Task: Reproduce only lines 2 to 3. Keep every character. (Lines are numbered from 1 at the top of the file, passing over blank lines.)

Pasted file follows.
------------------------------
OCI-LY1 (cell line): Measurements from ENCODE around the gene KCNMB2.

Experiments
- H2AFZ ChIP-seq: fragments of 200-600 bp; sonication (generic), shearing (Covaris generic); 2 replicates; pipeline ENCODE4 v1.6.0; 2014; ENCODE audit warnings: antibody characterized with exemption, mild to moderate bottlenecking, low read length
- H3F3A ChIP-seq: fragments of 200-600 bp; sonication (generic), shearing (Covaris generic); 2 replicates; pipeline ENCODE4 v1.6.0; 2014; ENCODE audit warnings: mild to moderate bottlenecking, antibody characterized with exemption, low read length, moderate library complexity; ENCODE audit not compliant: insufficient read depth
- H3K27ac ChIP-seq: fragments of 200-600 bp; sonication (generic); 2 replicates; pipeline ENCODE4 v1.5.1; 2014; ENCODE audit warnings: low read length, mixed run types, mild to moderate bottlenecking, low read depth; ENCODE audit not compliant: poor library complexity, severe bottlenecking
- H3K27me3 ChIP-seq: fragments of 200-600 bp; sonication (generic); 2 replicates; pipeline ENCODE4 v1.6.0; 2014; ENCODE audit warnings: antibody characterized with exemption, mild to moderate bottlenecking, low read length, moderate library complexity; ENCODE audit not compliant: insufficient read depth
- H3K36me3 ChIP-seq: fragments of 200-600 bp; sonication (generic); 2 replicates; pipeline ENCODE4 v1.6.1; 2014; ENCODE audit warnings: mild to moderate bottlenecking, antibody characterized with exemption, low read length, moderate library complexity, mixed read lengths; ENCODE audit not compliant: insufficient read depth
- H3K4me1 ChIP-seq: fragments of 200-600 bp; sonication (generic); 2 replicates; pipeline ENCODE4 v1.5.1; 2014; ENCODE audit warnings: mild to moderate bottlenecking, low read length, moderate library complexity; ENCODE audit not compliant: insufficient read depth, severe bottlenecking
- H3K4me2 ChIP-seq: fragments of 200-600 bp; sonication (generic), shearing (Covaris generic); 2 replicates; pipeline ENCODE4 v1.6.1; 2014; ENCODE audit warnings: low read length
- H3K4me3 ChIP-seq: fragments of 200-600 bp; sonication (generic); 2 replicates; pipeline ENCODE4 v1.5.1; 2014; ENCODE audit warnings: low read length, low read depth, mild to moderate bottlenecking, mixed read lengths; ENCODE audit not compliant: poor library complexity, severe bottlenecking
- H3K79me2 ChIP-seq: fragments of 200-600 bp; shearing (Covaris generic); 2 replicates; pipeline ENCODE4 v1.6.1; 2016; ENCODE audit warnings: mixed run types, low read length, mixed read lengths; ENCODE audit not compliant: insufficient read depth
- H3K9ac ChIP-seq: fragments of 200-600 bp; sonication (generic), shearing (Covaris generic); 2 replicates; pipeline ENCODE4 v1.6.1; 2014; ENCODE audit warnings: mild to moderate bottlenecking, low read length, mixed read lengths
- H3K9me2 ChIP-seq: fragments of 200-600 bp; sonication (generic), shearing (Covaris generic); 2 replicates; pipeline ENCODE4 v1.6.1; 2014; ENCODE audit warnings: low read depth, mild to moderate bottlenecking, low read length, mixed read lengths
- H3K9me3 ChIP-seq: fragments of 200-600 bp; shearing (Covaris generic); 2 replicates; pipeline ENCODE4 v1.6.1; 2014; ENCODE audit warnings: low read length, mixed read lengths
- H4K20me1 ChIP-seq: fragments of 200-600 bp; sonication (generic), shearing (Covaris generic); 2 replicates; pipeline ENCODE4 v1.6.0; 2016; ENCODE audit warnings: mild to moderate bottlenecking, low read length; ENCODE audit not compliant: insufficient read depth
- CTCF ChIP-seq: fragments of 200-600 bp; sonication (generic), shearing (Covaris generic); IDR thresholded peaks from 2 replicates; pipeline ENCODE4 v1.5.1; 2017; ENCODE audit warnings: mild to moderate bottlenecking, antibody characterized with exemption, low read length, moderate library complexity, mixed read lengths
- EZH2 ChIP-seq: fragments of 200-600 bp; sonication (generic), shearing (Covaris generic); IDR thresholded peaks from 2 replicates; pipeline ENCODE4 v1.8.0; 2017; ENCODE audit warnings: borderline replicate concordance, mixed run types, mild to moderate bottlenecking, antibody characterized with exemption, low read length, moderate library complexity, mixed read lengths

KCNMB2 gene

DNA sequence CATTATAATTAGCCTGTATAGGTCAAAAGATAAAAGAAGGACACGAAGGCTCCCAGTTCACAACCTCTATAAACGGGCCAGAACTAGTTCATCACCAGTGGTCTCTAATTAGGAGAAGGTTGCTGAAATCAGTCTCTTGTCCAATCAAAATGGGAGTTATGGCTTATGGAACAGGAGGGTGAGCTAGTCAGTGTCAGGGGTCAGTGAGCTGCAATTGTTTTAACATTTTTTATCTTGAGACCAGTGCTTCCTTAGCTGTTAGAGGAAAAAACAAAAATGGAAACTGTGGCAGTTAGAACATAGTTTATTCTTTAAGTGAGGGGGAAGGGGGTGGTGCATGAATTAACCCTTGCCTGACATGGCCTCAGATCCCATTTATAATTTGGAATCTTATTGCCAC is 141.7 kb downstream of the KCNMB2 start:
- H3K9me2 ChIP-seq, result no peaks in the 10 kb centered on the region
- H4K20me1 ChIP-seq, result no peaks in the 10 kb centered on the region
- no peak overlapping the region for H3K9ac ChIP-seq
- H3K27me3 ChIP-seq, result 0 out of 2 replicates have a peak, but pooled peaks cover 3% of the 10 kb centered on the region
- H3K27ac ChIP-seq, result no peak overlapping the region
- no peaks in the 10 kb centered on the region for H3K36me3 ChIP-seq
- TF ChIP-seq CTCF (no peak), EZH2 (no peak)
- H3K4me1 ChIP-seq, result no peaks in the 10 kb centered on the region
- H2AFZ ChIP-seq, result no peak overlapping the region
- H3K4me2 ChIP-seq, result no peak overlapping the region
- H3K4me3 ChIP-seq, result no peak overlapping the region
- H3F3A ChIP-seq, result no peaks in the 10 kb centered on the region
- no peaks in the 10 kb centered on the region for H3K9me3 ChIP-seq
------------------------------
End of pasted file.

Experiments
- H2AFZ ChIP-seq: fragments of 200-600 bp; sonication (generic), shearing (Covaris generic); 2 replicates; pipeline ENCODE4 v1.6.0; 2014; ENCODE audit warnings: antibody characterized with exemption, mild to moderate bottlenecking, low read length